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dc.contributor.authorSwain, James 19:39:44 (GMT) 19:39:44 (GMT)
dc.description.abstractThe Periscope and the Labyrinth is an investigation into cultural identity, consciousness and landscape rooted in the body’s experience of the city. The modern phenomenon of flânerie is used as a means of examining vari- ous sites of particular interest to queer mythology within New York and Rome via the device of personal ‘derives’ or drifts inspired by a legacy of city writing, whereby the particular relationship between identity, place and space becomes clear. The flâneur has been essential to previous writings on the topic of ‘queer space’ in that he is one who ‘relies on the ambiguities of the modern city, and the uncertainties that linger in the fleeting experi- ence of a backward glance.’ It is these very ambiguities that associate the flâneur as the quintessential ‘cruiser.’ Yet the potential of the flâneur lies in his ‘alchemical’ abilities. A contemporary interpretation of alchemy is used through out the thesis as both a psychological method for understand- ing the ‘union of opposites’, as well as a reading of the parallels between individual and collective identity as they relate to particular sites. These archetypal opposites are typified by the Greek gods Apollo and Dionysus; the duality of their characteristics exemplified by the metaphor of the title in which the conscience of the ‘Apollonian eye’ of the flâneur within the labyrinth of the Dionysian underworld’ describing the alchemical teachings which underpin this work.en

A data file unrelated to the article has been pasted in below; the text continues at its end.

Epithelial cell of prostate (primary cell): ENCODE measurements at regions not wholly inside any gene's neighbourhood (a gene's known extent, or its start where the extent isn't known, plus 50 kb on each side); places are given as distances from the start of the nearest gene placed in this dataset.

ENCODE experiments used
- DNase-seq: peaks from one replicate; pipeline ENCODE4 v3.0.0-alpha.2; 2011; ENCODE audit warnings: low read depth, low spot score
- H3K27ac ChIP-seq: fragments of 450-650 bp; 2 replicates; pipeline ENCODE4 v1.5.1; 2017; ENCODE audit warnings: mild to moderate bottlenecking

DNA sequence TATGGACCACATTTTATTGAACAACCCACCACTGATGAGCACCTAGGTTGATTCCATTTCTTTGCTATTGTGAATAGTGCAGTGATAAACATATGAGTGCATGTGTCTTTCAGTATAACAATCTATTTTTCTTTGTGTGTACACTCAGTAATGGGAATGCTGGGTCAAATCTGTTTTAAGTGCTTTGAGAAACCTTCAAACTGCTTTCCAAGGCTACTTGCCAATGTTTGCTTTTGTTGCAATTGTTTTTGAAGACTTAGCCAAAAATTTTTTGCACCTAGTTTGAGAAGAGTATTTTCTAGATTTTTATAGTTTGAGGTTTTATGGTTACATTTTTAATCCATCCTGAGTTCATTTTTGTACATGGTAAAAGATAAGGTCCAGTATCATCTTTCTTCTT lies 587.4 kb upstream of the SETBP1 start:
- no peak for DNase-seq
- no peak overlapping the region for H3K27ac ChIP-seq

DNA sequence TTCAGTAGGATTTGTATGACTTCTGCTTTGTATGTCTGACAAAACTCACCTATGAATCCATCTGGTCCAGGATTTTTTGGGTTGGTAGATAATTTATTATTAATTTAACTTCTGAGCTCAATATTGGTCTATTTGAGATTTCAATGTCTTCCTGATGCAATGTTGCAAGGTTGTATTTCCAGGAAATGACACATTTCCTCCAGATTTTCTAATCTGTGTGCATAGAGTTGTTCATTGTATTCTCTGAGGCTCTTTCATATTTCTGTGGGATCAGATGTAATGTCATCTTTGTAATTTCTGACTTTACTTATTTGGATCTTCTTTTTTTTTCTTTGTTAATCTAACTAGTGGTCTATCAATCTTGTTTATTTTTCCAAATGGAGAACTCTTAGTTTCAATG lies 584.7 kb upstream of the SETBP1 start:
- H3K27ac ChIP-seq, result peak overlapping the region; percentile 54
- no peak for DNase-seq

dc.publisherUniversity of Waterlooen
dc.subjectQueer Spaceen
dc.subjectUrban Landscapeen
dc.titleThe Periscope and The Labyrinthen
dc.typeMaster Thesisen
dc.subject.programArchitectureen of Architectureen
uws-etd.degreeMaster of Architectureen

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